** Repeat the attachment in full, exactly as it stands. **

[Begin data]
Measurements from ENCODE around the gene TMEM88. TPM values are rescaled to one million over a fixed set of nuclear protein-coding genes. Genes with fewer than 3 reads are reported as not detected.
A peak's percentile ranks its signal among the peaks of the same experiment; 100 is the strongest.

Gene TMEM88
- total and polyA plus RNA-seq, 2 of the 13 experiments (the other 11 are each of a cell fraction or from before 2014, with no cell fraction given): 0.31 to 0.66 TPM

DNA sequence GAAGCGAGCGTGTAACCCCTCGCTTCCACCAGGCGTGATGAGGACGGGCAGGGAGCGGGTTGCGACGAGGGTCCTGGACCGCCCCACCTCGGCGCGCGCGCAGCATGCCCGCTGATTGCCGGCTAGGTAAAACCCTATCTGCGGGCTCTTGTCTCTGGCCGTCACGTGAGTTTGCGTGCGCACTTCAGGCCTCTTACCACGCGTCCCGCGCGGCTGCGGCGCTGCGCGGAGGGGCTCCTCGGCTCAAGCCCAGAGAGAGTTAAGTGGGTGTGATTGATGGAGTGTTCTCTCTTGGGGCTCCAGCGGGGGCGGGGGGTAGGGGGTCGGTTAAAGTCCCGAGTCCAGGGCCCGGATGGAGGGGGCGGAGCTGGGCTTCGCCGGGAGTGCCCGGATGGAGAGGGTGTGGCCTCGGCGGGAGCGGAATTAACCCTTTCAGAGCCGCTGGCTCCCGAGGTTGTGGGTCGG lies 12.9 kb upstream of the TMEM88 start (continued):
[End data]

Measurements from ENCODE around the gene TMEM88. TPM values are rescaled to one million over a fixed set of nuclear protein-coding genes. Genes with fewer than 3 reads are reported as not detected.
A peak's percentile ranks its signal among the peaks of the same experiment; 100 is the strongest.

Gene TMEM88
- total and polyA plus RNA-seq, 2 of the 13 experiments (the other 11 are each of a cell fraction or from before 2014, with no cell fraction given): 0.31 to 0.66 TPM

DNA sequence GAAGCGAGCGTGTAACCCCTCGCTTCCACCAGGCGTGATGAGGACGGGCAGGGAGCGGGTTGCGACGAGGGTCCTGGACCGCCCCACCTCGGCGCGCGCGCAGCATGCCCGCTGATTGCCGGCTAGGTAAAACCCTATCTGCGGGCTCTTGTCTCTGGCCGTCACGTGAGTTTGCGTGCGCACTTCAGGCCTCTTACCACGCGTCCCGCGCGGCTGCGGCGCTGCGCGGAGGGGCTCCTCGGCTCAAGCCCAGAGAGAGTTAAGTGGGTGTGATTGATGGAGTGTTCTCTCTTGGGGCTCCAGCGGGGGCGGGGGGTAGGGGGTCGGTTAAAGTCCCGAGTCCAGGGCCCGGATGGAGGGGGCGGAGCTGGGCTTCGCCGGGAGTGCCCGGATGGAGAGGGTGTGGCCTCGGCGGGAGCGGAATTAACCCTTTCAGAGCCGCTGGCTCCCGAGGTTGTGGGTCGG lies 12.9 kb upstream of the TMEM88 start (continued):